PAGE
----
Lindsay Murdoch BRISBANE
January 18, 2011
Death sentence ... Ila Amaral , pictured with her parents, in November. Photo: Basil Rolandsen
A NINE-YEAR-OLD East Timorese girl, Ila Amaral, has died because no Australian hospital would give her a life-saving operation.
For more than 12 months Dan Murphy, a doctor who runs a clinic for the poor in Dili, tried to convince Australian hospitals to accept her for surgery to correct her defective mitral heart valve.
"I blame myself first - I was unable to find the words to make things move for her," Dr Murphy told the Herald by telephone from the Bairo Pite Clinic, where Ila died last week.
A Victorian cardiologist, Noel Bayley, examined Ila in Dili in November. He said she needed open heart surgery. A cardiac team from Sydney had offered to travel to East Timor to perform the operation but permission to use local facilities was refused by Timorese authorities.
Dr Murphy appealed to the US Navy to be allowed to use one of the 12 operating rooms on the hospital ship USN Mercy when it was in Dili late last year but that was also refused.
"The navy people didn't want to allow the operation … because of the negative publicity if it didn't go well and she died," he said.
After failing to get a hospital in Australia to accept Ila, Dr Murphy appealed to others in the US and then a small cardiac hospital that is opening in Vietnam.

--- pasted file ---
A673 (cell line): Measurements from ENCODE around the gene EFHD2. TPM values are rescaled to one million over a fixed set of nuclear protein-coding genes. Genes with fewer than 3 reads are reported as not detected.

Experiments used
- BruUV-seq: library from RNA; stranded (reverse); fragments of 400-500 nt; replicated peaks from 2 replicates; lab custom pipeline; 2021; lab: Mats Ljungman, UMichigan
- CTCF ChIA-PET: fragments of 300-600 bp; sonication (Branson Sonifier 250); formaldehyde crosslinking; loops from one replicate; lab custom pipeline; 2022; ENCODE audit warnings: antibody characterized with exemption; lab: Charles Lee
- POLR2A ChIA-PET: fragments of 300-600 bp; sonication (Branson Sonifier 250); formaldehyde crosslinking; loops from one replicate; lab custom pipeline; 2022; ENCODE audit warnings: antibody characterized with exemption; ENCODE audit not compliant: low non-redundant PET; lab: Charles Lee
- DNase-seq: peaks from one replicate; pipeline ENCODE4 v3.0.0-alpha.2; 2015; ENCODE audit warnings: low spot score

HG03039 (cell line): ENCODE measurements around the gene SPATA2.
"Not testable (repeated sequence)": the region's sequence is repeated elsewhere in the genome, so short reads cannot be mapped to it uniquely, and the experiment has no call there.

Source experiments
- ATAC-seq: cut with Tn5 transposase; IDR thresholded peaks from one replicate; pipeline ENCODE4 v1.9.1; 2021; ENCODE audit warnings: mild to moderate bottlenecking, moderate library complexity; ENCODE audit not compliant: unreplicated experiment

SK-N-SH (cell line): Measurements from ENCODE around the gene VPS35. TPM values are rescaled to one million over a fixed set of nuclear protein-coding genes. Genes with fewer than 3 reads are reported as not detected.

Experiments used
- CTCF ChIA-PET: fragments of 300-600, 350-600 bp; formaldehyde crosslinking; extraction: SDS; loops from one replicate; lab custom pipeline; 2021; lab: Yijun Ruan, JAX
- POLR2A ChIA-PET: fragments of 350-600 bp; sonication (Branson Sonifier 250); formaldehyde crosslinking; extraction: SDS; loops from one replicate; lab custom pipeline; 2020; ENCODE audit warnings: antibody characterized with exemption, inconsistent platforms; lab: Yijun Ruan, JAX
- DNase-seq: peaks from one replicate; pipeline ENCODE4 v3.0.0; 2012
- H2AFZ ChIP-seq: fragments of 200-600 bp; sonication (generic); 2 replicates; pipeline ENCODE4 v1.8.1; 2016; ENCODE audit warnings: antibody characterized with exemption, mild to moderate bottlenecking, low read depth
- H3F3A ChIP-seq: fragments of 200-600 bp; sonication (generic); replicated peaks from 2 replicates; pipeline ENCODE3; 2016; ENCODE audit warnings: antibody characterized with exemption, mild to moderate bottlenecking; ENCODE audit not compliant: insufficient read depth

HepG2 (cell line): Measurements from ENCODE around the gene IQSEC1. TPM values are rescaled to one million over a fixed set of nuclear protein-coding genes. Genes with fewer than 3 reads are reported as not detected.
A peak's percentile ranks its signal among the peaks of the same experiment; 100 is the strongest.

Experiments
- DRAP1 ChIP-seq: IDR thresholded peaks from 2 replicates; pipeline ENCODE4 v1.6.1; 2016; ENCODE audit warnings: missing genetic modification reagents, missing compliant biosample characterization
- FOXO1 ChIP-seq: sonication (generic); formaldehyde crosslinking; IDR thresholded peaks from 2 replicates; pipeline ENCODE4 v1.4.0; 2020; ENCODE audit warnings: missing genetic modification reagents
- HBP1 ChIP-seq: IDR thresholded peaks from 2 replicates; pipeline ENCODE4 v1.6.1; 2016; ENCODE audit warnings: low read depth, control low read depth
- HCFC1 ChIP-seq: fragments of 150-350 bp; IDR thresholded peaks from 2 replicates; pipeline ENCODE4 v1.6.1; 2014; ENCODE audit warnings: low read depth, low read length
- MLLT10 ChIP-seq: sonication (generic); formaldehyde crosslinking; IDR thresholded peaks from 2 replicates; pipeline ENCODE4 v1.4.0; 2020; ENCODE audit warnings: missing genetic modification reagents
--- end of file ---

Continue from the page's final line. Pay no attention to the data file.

"All in all. a massive effort for something ridiculously simple as correcting a small girl's problem failed," he said.
Dr Murphy and his staff are devastated by Ila's death, only months after two teenage patients from the clinic underwent life-saving operations in Australia.
Responding to a story about the girls in the Herald, readers helped raise more than $30,000 to send them to Melbourne for operations at the Monash Medical Centre.
Dr Murphy, an American, is seen as a saint-like figure among the poor in Dili, where he has worked for almost 15 years.
"bureaucratic entanglement" in Australia for failing to save Ila and to help dozens of other Timorese requiring hospital treatment that is unavailable in East Timor, where most of the 1 million population live in poverty.
Money and assistance were available through the Rotary organisation Romac for Ila to travel to Australia under its program to assist children in Third World countries to receive medical treatment.
But Dr Murphy said innumerable emails and contacts failed to find a hospital that would accept her.
Romac's operations director, Richard Woodburn, said more than 300 children in East Timor required cardiac treatment.
Dr Murphy called for a system to be established that speeds up help in Australia for Timorese who will die unless they receive hospital treatment that is unavailable in their country.
"This little girl was simply not a high enough priority and because of that she lost her life when she should be living a healthy life," Dr Murphy said.
source: The Sydney Morning Herald